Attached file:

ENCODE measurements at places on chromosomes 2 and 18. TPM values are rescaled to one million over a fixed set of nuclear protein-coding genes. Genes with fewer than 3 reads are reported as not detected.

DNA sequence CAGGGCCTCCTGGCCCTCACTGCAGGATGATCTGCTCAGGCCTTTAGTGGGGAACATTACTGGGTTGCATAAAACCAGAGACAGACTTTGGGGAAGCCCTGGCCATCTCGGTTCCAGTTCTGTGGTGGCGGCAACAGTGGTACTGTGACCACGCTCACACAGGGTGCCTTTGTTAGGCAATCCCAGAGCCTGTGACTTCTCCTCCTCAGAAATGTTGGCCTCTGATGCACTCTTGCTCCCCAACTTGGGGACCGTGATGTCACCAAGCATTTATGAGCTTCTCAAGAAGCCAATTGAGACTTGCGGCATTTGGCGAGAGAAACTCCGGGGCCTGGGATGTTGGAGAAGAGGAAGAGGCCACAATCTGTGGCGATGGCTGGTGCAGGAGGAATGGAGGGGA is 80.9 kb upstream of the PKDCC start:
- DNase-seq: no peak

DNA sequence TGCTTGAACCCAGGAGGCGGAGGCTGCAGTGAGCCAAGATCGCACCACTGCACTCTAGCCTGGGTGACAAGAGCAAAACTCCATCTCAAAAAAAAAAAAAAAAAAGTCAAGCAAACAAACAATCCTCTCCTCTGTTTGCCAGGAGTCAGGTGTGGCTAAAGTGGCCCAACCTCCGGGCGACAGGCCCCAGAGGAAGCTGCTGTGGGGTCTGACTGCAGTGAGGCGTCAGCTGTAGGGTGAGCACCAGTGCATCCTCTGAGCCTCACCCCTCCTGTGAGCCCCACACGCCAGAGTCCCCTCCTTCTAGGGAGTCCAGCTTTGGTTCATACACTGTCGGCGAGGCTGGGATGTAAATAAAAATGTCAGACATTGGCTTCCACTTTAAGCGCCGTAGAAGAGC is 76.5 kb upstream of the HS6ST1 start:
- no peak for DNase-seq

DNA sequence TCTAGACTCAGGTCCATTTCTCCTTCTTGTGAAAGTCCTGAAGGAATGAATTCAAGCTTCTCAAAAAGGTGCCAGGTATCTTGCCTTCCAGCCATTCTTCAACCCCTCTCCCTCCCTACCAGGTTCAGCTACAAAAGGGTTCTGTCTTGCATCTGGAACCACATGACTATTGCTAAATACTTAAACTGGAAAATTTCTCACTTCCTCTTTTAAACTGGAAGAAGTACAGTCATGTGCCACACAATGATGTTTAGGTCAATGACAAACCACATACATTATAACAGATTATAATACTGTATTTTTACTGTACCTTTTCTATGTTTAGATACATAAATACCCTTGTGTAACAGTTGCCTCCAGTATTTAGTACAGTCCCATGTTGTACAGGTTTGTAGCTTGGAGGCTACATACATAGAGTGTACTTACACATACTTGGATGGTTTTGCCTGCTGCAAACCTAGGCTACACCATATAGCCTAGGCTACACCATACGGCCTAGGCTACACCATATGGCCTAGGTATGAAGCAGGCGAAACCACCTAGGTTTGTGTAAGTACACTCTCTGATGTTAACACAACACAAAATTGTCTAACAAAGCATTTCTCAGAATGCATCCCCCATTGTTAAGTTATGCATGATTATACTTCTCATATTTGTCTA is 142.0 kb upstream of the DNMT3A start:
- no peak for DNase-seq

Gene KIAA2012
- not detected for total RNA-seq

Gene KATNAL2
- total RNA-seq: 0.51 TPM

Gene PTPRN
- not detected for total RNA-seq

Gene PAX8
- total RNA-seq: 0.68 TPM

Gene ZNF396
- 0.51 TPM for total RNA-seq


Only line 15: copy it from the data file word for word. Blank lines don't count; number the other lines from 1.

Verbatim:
- total RNA-seq: 0.68 TPM